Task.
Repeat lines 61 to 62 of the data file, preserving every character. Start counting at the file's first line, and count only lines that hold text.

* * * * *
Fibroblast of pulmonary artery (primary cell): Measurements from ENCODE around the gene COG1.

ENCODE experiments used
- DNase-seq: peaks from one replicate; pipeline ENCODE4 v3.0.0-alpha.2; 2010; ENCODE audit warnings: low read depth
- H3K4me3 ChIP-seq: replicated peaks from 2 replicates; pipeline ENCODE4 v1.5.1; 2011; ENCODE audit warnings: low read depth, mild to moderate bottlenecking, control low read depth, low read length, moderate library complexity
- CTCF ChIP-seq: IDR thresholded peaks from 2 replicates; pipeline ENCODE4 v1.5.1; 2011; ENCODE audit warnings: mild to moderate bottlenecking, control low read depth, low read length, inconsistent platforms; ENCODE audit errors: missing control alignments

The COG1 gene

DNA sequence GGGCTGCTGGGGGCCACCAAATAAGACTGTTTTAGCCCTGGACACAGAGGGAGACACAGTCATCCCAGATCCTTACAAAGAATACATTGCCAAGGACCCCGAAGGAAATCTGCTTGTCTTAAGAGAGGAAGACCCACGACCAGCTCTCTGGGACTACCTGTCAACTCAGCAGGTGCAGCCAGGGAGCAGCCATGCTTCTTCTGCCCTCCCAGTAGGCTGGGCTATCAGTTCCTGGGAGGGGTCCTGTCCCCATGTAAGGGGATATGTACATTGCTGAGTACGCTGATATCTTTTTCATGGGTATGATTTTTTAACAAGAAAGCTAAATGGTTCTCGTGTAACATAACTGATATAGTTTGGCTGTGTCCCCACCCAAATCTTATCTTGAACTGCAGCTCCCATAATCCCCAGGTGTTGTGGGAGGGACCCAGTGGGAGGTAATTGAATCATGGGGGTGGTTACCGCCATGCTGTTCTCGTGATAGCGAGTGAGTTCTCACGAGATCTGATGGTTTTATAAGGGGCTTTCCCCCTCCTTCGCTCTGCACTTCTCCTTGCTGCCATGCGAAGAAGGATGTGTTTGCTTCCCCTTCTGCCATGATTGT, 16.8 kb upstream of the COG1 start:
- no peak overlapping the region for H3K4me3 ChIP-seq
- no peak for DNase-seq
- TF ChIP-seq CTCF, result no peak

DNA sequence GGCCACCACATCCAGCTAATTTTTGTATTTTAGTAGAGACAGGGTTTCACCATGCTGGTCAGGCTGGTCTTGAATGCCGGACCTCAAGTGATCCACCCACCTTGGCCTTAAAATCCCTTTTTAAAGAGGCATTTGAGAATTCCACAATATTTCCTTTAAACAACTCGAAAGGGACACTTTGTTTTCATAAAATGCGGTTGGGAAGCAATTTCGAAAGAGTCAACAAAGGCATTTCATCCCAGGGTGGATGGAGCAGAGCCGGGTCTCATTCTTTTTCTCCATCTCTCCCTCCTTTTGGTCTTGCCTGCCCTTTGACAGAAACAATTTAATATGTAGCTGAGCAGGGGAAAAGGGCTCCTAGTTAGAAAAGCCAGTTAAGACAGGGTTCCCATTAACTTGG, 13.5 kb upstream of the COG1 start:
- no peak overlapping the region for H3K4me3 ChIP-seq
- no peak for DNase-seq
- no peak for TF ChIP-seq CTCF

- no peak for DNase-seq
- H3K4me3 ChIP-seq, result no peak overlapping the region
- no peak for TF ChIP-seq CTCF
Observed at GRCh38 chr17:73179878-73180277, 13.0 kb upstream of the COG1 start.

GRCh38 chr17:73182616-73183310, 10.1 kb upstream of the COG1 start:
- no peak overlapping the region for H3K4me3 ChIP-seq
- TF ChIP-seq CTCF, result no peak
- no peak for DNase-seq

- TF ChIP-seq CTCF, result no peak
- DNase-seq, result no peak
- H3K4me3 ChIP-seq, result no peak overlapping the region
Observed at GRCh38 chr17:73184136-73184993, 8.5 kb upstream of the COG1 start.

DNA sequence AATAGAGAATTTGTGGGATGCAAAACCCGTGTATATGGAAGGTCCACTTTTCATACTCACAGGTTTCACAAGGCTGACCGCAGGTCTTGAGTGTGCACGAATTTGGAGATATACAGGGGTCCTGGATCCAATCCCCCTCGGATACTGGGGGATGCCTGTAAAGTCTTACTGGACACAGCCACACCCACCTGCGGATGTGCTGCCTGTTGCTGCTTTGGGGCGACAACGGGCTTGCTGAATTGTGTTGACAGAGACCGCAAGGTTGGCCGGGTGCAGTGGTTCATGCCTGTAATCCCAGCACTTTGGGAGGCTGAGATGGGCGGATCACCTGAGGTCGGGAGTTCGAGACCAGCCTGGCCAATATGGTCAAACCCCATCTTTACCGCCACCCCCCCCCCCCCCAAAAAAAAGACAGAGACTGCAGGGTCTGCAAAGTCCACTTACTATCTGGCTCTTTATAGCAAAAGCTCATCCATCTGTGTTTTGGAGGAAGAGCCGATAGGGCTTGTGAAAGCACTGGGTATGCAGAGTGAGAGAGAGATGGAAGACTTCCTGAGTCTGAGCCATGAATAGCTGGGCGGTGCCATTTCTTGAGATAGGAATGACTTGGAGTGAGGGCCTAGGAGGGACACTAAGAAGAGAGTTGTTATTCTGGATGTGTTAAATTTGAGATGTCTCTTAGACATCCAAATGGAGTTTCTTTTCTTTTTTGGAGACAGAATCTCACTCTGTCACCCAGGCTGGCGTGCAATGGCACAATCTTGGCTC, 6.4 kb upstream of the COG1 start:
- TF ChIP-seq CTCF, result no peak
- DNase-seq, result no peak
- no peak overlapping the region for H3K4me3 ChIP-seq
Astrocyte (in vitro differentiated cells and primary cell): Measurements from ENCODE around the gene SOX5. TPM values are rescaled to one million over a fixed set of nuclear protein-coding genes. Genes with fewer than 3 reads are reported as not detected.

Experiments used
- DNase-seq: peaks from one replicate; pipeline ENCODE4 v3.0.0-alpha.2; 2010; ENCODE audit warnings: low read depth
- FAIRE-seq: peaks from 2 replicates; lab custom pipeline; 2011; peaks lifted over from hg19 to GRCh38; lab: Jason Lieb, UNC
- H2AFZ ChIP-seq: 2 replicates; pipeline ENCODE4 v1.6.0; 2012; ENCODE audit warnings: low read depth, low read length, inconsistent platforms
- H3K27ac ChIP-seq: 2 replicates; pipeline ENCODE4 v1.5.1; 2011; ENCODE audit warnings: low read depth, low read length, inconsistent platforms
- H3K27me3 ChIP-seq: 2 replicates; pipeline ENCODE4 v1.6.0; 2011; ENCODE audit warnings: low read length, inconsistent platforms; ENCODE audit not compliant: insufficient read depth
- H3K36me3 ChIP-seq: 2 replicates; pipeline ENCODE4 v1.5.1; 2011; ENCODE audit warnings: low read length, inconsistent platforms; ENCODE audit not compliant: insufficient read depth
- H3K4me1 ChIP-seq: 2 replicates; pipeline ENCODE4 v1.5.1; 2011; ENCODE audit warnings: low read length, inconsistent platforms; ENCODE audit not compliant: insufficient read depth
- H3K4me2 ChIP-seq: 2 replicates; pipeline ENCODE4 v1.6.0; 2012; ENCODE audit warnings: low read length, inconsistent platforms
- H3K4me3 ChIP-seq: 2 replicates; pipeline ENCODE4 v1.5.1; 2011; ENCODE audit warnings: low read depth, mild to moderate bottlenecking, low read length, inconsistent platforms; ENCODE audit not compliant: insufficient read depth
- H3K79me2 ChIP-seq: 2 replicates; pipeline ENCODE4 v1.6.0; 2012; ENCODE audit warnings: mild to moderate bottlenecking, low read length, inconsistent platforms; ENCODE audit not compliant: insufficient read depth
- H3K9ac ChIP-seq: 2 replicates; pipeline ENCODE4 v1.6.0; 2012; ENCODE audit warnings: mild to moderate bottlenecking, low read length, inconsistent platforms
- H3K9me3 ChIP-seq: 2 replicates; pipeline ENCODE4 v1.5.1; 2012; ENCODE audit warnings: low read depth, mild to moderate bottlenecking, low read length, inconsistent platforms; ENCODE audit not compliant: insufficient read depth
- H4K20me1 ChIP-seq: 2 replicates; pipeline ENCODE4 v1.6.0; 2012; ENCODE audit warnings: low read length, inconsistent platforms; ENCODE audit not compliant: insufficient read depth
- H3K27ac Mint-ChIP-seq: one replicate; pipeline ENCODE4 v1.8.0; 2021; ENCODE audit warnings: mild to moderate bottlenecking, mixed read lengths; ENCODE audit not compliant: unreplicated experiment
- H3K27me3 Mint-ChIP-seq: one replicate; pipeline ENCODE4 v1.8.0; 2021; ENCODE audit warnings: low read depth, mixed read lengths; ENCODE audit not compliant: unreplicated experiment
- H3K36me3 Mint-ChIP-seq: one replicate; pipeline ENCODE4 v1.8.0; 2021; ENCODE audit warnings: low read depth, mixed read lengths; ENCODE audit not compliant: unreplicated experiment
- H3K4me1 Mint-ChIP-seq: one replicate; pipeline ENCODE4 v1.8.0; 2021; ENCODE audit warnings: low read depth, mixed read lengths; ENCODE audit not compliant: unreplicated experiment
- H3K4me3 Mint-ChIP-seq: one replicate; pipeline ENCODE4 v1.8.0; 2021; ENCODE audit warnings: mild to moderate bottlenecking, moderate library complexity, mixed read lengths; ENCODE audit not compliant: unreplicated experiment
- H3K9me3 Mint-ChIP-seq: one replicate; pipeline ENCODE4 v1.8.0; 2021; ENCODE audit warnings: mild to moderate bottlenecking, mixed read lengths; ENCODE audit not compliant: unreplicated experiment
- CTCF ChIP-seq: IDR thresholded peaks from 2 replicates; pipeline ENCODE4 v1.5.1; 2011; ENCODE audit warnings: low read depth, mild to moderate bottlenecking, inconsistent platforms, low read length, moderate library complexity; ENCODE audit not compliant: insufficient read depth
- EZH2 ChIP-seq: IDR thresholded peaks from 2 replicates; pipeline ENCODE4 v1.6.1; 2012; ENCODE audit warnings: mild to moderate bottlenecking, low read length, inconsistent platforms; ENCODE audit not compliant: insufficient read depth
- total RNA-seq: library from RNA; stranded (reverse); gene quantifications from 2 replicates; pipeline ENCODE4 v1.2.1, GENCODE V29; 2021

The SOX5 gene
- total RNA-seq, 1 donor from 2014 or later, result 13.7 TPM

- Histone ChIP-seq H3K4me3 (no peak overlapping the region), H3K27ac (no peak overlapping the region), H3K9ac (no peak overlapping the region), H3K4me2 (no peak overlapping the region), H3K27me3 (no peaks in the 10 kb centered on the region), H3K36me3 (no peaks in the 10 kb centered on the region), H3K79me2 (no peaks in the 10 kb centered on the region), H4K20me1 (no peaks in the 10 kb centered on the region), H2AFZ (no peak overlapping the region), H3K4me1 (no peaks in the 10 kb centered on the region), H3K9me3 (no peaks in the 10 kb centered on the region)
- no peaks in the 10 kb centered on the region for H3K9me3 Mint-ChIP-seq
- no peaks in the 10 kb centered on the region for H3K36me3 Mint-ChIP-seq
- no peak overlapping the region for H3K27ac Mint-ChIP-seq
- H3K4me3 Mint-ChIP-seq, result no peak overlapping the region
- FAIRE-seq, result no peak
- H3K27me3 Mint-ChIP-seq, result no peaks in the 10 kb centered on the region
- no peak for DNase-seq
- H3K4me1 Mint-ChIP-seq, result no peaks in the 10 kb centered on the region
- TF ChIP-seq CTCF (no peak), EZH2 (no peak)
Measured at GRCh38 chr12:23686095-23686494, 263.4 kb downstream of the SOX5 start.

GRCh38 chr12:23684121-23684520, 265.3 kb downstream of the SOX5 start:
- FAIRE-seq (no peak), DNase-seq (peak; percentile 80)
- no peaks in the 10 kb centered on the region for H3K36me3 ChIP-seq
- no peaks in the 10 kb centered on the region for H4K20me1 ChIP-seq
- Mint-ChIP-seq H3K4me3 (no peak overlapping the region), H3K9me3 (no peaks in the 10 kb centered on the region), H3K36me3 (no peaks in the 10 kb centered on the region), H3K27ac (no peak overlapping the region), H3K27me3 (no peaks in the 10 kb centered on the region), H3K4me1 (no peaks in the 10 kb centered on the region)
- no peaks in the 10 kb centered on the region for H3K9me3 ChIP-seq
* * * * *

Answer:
- H3K4me3 Mint-ChIP-seq, result no peak overlapping the region
- FAIRE-seq, result no peak